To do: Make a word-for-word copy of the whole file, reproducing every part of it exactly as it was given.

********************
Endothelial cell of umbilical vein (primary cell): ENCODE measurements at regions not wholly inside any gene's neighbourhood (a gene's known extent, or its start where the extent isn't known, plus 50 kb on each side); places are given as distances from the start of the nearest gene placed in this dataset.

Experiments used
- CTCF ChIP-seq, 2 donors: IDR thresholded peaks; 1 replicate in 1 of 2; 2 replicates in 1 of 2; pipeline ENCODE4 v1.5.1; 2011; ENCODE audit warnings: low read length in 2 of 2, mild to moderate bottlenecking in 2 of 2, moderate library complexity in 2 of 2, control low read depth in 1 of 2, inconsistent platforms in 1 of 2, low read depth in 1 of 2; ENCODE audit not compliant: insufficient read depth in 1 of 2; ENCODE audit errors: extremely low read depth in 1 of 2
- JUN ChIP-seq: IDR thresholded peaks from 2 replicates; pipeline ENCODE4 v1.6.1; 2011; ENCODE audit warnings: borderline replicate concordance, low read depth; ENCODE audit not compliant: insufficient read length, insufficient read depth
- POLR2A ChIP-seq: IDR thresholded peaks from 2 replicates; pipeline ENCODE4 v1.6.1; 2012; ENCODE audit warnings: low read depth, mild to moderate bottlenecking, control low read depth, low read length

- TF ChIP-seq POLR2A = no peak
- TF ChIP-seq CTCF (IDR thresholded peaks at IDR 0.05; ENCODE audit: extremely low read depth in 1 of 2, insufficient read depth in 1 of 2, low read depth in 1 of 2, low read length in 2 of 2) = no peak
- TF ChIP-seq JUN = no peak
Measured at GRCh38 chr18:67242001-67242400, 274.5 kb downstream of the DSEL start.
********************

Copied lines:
Endothelial cell of umbilical vein (primary cell): ENCODE measurements at regions not wholly inside any gene's neighbourhood (a gene's known extent, or its start where the extent isn't known, plus 50 kb on each side); places are given as distances from the start of the nearest gene placed in this dataset.

Experiments used
- CTCF ChIP-seq, 2 donors: IDR thresholded peaks; 1 replicate in 1 of 2; 2 replicates in 1 of 2; pipeline ENCODE4 v1.5.1; 2011; ENCODE audit warnings: low read length in 2 of 2, mild to moderate bottlenecking in 2 of 2, moderate library complexity in 2 of 2, control low read depth in 1 of 2, inconsistent platforms in 1 of 2, low read depth in 1 of 2; ENCODE audit not compliant: insufficient read depth in 1 of 2; ENCODE audit errors: extremely low read depth in 1 of 2
- JUN ChIP-seq: IDR thresholded peaks from 2 replicates; pipeline ENCODE4 v1.6.1; 2011; ENCODE audit warnings: borderline replicate concordance, low read depth; ENCODE audit not compliant: insufficient read length, insufficient read depth
- POLR2A ChIP-seq: IDR thresholded peaks from 2 replicates; pipeline ENCODE4 v1.6.1; 2012; ENCODE audit warnings: low read depth, mild to moderate bottlenecking, control low read depth, low read length

- TF ChIP-seq POLR2A = no peak
- TF ChIP-seq CTCF (IDR thresholded peaks at IDR 0.05; ENCODE audit: extremely low read depth in 1 of 2, insufficient read depth in 1 of 2, low read depth in 1 of 2, low read length in 2 of 2) = no peak
- TF ChIP-seq JUN = no peak
Measured at GRCh38 chr18:67242001-67242400, 274.5 kb downstream of the DSEL start.